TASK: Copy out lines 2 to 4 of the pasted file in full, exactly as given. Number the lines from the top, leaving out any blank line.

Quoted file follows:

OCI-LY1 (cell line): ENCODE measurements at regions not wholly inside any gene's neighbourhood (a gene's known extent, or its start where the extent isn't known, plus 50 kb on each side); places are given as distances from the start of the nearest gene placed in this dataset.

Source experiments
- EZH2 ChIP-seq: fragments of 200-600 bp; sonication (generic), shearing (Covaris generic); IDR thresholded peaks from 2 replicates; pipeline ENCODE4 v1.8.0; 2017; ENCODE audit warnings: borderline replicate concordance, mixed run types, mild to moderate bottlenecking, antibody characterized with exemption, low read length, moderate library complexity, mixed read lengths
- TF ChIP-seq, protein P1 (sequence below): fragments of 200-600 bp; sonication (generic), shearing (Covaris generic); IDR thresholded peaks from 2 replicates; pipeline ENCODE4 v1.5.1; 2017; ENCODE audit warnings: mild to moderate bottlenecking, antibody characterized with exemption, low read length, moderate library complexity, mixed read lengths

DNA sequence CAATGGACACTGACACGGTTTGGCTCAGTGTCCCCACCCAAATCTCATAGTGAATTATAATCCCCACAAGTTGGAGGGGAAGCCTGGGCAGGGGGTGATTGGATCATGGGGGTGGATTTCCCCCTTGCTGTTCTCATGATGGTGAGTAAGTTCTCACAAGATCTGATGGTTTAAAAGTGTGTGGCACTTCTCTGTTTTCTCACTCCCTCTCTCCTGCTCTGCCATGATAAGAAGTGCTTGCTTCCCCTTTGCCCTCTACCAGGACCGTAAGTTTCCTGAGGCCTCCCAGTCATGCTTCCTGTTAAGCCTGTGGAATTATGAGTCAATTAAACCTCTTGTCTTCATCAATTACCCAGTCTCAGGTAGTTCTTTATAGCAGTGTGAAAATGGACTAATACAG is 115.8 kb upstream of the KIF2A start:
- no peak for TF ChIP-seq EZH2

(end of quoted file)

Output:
Source experiments
- EZH2 ChIP-seq: fragments of 200-600 bp; sonication (generic), shearing (Covaris generic); IDR thresholded peaks from 2 replicates; pipeline ENCODE4 v1.8.0; 2017; ENCODE audit warnings: borderline replicate concordance, mixed run types, mild to moderate bottlenecking, antibody characterized with exemption, low read length, moderate library complexity, mixed read lengths
- TF ChIP-seq, protein P1 (sequence below): fragments of 200-600 bp; sonication (generic), shearing (Covaris generic); IDR thresholded peaks from 2 replicates; pipeline ENCODE4 v1.5.1; 2017; ENCODE audit warnings: mild to moderate bottlenecking, antibody characterized with exemption, low read length, moderate library complexity, mixed read lengths